Wednesday 26 November 2014

Disability vs Sickness, yet again.

There have been a number of blog posts recently either highlighting the divide between sickness and disability or calling for more unity. This has not been very successful and a number of the issues are, in my eyes, very well explained in the research paper "Why talk of illness entrenches discrimination" (Aug.2014, pay to view) by Liz Sayce from DRUK.

It assumes sick people only seek compassion, pity and being relieved of the duty of work. They have abandoned the social model and the need for support and removal of disabling barriers. It further goes on to assert that the recent welfare battles to ensure that some sick people are not forced into work when it is inappropriate is damaging to disabled people.

This paper illustrates perfectly how many disabled people feel about people who are sick. They are embarrassed by them. They make disabled people look bad. Employers should feel that disabled people can work just as well as non disabled people. It is damaging to "the cause" to mention that some people, as a result of their impairment, will either not be able to work, or will need to work part time or in a different way to others.

It is completely wrong to assume that everyone who identifies as "sick and disabled" doesn't need or believe in the social model. It is fair to say that many believe that it could be refined so as to better take impairment into account, while others say that it already does and that it has been misrepresented by some who take it to extremes.
The barriers in life for sick and disabled people tend to be less tangible than, say, the straightforward access requirements for a wheelchair user. Someone who is housebound might need their GP to offer them email access or telephone consultations. In the world of work, adaptations might include flexi-time, working from home, payment on results instead of hours, part time work, regular breaks, job sharing and many other such arrangements.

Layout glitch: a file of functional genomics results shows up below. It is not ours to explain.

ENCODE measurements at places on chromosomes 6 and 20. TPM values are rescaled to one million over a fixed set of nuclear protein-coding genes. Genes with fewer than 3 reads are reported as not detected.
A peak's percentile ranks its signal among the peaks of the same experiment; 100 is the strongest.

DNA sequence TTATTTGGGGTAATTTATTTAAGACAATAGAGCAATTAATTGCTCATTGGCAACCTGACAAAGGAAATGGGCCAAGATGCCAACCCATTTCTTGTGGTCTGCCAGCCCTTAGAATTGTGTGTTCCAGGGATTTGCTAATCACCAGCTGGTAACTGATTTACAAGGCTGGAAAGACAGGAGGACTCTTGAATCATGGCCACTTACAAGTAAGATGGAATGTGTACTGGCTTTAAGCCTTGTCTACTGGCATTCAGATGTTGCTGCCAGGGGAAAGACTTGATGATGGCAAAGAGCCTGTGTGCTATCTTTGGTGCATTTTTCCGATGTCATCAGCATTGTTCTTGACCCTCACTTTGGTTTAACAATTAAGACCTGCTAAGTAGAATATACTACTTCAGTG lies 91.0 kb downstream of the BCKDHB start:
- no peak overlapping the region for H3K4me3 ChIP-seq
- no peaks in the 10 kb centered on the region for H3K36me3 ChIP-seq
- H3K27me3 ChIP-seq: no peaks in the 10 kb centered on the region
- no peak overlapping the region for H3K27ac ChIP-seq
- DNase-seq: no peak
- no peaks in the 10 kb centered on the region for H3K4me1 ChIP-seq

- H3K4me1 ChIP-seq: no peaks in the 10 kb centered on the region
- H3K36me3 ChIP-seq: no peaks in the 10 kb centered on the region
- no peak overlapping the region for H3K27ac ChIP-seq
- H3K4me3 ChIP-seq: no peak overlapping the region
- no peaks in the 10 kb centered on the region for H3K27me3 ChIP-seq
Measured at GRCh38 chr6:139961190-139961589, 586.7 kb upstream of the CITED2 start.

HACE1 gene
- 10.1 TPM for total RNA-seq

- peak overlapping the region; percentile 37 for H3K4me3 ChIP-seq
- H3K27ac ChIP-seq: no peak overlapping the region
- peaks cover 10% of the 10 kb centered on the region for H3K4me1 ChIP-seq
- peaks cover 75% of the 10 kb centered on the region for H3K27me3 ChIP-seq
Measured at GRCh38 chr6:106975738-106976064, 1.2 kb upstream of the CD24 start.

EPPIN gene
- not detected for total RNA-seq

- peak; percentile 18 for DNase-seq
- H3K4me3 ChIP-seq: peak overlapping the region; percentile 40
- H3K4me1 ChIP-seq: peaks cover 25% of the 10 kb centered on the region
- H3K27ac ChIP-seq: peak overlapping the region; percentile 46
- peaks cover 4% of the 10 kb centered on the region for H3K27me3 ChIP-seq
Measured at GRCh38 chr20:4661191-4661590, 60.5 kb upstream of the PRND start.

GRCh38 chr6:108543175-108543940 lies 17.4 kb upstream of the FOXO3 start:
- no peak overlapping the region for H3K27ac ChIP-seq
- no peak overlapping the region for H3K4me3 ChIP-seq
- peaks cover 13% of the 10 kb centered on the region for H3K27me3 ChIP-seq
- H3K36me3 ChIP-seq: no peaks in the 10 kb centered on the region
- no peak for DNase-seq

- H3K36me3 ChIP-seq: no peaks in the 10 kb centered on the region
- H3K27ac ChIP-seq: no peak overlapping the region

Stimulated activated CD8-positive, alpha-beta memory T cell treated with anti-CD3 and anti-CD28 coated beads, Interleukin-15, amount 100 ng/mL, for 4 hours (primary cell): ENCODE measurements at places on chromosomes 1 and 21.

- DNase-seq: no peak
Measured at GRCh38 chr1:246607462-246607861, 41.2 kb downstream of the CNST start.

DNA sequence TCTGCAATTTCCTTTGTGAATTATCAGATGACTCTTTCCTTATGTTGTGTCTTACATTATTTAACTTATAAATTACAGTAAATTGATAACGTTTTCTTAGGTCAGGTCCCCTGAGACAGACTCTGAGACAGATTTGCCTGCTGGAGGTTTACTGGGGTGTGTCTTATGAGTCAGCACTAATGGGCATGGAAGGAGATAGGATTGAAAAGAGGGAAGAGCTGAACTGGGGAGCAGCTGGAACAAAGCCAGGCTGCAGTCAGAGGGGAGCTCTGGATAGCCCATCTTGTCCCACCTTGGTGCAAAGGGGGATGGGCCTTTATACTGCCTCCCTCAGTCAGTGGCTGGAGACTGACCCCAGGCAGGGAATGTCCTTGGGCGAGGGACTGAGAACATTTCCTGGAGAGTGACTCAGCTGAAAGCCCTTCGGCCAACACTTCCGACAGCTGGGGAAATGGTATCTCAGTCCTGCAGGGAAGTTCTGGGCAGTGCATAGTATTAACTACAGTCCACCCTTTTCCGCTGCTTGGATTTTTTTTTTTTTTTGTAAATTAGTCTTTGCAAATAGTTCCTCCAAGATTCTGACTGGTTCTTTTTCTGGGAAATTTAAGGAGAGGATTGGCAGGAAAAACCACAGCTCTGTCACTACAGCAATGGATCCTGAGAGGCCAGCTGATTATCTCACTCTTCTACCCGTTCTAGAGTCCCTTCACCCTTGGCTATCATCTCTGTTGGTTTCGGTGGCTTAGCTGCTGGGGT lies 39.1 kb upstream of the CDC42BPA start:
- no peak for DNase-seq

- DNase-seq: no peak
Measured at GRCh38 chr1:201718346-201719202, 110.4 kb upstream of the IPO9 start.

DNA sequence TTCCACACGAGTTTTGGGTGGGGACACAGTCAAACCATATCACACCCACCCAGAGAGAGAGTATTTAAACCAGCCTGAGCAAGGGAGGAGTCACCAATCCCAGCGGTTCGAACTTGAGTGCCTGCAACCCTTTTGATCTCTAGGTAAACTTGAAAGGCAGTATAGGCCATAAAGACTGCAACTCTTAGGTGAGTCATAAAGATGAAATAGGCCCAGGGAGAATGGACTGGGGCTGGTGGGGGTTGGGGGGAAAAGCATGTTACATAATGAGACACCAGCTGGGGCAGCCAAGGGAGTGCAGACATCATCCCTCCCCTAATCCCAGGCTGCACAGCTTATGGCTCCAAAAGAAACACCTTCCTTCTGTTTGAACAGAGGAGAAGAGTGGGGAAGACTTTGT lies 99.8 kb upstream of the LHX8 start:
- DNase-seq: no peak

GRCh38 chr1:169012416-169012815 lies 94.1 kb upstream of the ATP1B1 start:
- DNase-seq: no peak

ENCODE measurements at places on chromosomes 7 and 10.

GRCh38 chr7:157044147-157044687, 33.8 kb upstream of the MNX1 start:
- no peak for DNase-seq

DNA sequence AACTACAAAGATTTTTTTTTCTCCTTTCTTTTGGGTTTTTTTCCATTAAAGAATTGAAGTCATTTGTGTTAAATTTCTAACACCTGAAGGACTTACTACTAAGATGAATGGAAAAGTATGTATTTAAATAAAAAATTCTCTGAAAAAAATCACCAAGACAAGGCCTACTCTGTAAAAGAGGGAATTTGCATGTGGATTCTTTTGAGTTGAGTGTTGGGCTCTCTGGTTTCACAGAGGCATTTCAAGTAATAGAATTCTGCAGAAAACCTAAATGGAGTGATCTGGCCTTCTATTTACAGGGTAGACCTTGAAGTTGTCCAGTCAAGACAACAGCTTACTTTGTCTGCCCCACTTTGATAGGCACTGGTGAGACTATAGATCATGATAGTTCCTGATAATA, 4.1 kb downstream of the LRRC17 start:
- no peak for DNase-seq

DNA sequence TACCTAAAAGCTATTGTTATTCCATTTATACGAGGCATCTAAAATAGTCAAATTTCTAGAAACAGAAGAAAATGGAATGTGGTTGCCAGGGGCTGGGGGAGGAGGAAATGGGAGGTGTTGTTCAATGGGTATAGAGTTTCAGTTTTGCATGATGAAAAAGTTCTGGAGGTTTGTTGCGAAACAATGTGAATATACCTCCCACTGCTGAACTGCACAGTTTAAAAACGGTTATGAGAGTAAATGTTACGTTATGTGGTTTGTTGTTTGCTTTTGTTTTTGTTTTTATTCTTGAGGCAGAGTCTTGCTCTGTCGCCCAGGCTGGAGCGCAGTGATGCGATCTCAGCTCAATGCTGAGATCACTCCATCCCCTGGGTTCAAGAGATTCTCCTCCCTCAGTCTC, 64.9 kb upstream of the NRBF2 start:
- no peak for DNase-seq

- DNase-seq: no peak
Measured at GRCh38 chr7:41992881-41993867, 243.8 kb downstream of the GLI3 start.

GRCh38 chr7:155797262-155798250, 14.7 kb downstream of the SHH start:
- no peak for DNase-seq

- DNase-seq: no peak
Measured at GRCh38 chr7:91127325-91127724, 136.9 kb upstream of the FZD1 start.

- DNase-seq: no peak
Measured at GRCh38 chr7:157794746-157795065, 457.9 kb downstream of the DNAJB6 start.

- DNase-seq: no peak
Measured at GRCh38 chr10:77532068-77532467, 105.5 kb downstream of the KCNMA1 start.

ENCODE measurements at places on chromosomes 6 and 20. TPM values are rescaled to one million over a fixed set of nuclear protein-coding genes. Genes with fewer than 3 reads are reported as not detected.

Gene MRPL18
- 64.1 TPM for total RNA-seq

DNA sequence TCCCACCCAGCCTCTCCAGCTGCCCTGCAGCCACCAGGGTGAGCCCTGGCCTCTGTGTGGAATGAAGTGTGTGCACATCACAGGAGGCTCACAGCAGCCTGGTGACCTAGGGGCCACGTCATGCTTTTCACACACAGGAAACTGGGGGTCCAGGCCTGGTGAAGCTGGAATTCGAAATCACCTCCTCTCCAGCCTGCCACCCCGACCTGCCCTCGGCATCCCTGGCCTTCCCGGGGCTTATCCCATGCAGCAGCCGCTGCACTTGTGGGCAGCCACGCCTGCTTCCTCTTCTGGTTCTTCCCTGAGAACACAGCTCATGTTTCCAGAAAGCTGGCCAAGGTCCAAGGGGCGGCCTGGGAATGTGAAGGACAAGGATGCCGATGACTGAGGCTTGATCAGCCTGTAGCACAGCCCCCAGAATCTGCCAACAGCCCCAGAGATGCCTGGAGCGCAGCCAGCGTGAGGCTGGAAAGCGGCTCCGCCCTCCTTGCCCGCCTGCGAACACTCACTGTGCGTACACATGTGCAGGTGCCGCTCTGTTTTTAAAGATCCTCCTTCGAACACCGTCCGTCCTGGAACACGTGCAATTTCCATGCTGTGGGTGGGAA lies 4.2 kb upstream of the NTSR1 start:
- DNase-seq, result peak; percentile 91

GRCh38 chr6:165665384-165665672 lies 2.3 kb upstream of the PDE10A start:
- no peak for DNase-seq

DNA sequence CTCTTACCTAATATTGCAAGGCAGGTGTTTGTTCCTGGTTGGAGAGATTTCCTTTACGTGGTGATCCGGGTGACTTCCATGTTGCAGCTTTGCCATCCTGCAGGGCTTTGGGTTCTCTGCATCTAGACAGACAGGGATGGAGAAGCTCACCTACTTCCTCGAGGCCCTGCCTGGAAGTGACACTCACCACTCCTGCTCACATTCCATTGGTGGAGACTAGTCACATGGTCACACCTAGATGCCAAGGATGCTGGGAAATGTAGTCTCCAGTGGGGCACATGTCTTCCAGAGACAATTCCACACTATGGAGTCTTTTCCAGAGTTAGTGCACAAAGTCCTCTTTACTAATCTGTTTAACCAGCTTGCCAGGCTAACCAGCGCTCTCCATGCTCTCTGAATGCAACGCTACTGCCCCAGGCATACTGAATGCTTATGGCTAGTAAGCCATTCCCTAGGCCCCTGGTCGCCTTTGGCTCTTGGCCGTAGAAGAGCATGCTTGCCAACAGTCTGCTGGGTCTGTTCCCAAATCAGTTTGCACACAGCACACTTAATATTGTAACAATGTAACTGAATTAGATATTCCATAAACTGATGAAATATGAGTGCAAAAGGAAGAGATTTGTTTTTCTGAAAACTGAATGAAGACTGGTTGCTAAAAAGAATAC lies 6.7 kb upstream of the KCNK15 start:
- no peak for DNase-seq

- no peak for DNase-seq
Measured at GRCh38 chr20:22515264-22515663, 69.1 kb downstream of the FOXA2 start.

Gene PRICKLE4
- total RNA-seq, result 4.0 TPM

Yet even when sick and disabled people campaign for such practices to be more widespread they are met with anger from "old school" disability groups who, again, feel that this promotes discrimination by casting a bad light on "disabled workers". Yet these adaptations are just as necessary as a wheelchair ramp and the world of work is a distant impossibility without them.
Furthermore this impacts on many disabled people who would benefit from such improvements. It is not so simple a division as sick disabled people to one side and healthy disabled people to the other. Symptoms such as fatigue and pain for instance are not limited to illness.

But sometimes even with all the support in the world it will be impossible for some individuals to work. Please note that I say "individuals". Care must be taken not to imply that large groups of people with a certain diagnosis or impairment, rather than individuals, should automatically be assumed not to be able to work.

Main reasons for not working might include:

  • The number of hours you can work being so few, or your reliability being so poor that working is completely economically unviable. In my case for instance, after 17 years of a deteriorating illness I was down to roughly 1 hour a day in a good week, and some weeks none at all.